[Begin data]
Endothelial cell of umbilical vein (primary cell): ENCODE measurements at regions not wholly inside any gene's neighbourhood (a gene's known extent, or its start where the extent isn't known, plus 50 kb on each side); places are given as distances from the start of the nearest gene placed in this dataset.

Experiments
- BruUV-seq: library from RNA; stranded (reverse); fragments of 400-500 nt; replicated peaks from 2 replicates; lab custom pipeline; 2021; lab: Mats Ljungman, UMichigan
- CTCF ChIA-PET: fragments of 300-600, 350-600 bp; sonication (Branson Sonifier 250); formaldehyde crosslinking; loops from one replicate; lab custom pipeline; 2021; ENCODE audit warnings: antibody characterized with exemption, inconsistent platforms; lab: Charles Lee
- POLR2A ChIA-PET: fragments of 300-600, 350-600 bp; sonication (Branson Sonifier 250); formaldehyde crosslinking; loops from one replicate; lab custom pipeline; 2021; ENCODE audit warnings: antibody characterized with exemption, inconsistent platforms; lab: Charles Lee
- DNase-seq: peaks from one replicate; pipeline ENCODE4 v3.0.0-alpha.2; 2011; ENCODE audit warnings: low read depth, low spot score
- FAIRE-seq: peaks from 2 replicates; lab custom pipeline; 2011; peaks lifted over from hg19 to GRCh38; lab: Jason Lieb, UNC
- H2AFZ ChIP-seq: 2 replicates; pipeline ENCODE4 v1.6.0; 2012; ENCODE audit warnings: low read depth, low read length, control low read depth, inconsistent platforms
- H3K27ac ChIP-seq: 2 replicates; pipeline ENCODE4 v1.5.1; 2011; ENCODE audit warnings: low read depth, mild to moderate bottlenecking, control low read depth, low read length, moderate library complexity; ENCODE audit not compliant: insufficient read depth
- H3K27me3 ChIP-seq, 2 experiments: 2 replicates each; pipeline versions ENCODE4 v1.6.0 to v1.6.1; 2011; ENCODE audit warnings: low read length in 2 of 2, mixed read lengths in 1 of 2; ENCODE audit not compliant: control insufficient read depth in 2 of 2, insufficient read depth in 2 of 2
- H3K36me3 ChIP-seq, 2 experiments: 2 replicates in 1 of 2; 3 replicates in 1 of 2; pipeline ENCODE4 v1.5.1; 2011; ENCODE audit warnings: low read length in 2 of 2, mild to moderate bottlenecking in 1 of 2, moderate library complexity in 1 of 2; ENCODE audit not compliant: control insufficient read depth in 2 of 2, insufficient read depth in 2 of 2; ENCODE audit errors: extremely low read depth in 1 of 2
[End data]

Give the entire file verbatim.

Endothelial cell of umbilical vein (primary cell): ENCODE measurements at regions not wholly inside any gene's neighbourhood (a gene's known extent, or its start where the extent isn't known, plus 50 kb on each side); places are given as distances from the start of the nearest gene placed in this dataset.

Experiments
- BruUV-seq: library from RNA; stranded (reverse); fragments of 400-500 nt; replicated peaks from 2 replicates; lab custom pipeline; 2021; lab: Mats Ljungman, UMichigan
- CTCF ChIA-PET: fragments of 300-600, 350-600 bp; sonication (Branson Sonifier 250); formaldehyde crosslinking; loops from one replicate; lab custom pipeline; 2021; ENCODE audit warnings: antibody characterized with exemption, inconsistent platforms; lab: Charles Lee
- POLR2A ChIA-PET: fragments of 300-600, 350-600 bp; sonication (Branson Sonifier 250); formaldehyde crosslinking; loops from one replicate; lab custom pipeline; 2021; ENCODE audit warnings: antibody characterized with exemption, inconsistent platforms; lab: Charles Lee
- DNase-seq: peaks from one replicate; pipeline ENCODE4 v3.0.0-alpha.2; 2011; ENCODE audit warnings: low read depth, low spot score
- FAIRE-seq: peaks from 2 replicates; lab custom pipeline; 2011; peaks lifted over from hg19 to GRCh38; lab: Jason Lieb, UNC
- H2AFZ ChIP-seq: 2 replicates; pipeline ENCODE4 v1.6.0; 2012; ENCODE audit warnings: low read depth, low read length, control low read depth, inconsistent platforms
- H3K27ac ChIP-seq: 2 replicates; pipeline ENCODE4 v1.5.1; 2011; ENCODE audit warnings: low read depth, mild to moderate bottlenecking, control low read depth, low read length, moderate library complexity; ENCODE audit not compliant: insufficient read depth
- H3K27me3 ChIP-seq, 2 experiments: 2 replicates each; pipeline versions ENCODE4 v1.6.0 to v1.6.1; 2011; ENCODE audit warnings: low read length in 2 of 2, mixed read lengths in 1 of 2; ENCODE audit not compliant: control insufficient read depth in 2 of 2, insufficient read depth in 2 of 2
- H3K36me3 ChIP-seq, 2 experiments: 2 replicates in 1 of 2; 3 replicates in 1 of 2; pipeline ENCODE4 v1.5.1; 2011; ENCODE audit warnings: low read length in 2 of 2, mild to moderate bottlenecking in 1 of 2, moderate library complexity in 1 of 2; ENCODE audit not compliant: control insufficient read depth in 2 of 2, insufficient read depth in 2 of 2; ENCODE audit errors: extremely low read depth in 1 of 2